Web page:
Backus: Council decides to turn off PAPI lights at runway

The lights were part of a contentious debate with landowners; however, the decision was made due to budget reasons.


After months of deliberation, the Backus City Council on Monday, Dec. 7, made an unexpected decision relating to the Backus Municipal Airport's nearly brand new precision approach path indicator lights. Council members agreed to turn off and remove the lights.

The lights had been the subject of a somewhat controversial issue between the city and a family living on the edge of town adjacent to the runway approach. Due to aviation guidelines that changed during the city's original PAPI project, trees on the Risk family property would need to be removed for visibility. The Risk family objected to the tree removal.

While disabling the PAPI lights was always one of the options to resolve the issue, it seemed an unlikely choice until the council learned that in addition to approach guidelines, Minnesota Department of Transportation Aeronautics Division also changed its policy on using grant money for flight check procedures to certify those PAPI systems.

The council initially believed it could use MnDOT Aeronautics grant funding to pay for the flight check procedures. That is no longer the case.

Between the disagreement with the Risk family and the $6,500 flight check required every other year, the council decided that the best course of action was to turn off and disconnect the PAPI system so the parts could be stored. The possibility of selling the lights was mentioned.


Council members reasoned that the airport currently does not create any profits that could go toward paying for the flight checks and they did not feel comfortable budgeting taxpayer money toward the semi annual flight checks.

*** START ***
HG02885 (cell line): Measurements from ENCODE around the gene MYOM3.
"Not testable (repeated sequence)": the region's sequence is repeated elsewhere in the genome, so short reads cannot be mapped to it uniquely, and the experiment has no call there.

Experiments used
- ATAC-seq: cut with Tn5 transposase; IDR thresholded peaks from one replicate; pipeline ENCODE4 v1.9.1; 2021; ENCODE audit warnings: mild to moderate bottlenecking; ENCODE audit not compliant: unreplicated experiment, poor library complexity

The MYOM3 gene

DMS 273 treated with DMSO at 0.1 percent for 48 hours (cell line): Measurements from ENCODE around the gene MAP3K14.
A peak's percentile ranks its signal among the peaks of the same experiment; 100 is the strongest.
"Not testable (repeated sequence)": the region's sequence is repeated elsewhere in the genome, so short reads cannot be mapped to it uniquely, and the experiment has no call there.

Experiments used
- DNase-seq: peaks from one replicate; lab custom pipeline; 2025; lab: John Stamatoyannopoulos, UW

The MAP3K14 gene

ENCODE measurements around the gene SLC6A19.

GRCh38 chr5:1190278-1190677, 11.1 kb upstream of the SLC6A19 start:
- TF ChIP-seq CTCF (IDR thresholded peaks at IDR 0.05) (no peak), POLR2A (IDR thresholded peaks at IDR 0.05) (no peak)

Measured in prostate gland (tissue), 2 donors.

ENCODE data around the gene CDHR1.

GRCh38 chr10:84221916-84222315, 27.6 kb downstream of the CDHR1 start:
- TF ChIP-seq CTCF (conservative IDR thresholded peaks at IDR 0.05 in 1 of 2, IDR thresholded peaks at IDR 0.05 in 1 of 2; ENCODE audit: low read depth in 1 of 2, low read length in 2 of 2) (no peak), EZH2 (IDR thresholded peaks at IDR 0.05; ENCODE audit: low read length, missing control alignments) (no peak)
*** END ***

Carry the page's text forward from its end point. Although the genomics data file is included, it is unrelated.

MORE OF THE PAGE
There are still eight trees on the Risk property within the flight approach surface; however, without the PAPI system, five trees no longer need to be removed, including one tree roughly 200 years old.

The council agreed to turn off the PAPI system and apply for grant funding to pay to remove the remaining eight trees located in the approach, as well as their replacement with comparable species of trees that are unlikely to grow high enough to be obstructions.

In other business Monday, the council:

  • Agreed to seek a property inspection specialist to assess safety of a rental property in town that had sewage backed up in its lower level for months. City employees, along with a council member, visited the property for an initial assessment and found that the property owner has fixed the issue that caused the backup and attempted to disinfect and remove contaminants, but there are still issues with possible mold and contaminants in the furnace, water heater, stone walls and a crawl space with exposed soil. The city representatives said they did not feel qualified to make a decision except to recommend hiring a professional to assess the safety of the situation.
  • Decided to wait to send any notices to the owner of Bayside Resort requiring the owner to cease development of camping spaces and cease renting the resort's residence. The city's zoning expert was absent from the meeting, and the council and city clerk were unsure whether there were violations in expanding the property or renting the residential building. The council said the issue will be appropriately resolved before spring.
  • Agreed to speak to the city's propane provider about getting a city employee group rate on propane. The city will first speak to the League of Minnesota Cities to see if doing so is appropriate.
  • Directed a landlord to secure and eventually demolish the remainder of a building across from city hall that was destroyed in a fire. The council is concerned that curious children might try to enter the building.

Travis Grimler may be reached at 218-855-5853 or Follow him on Facebook and on Twitter at

Travis Grimler began work at the Echo Journal Jan. 2 of 2013 while the publication was still split in two as the Pine River Journal and Lake Country Echo. He is a full time reporter/photographer/videographer for the paper and operates primarily out of the northern stretch of the coverage area (Hackensack to Jenkins).
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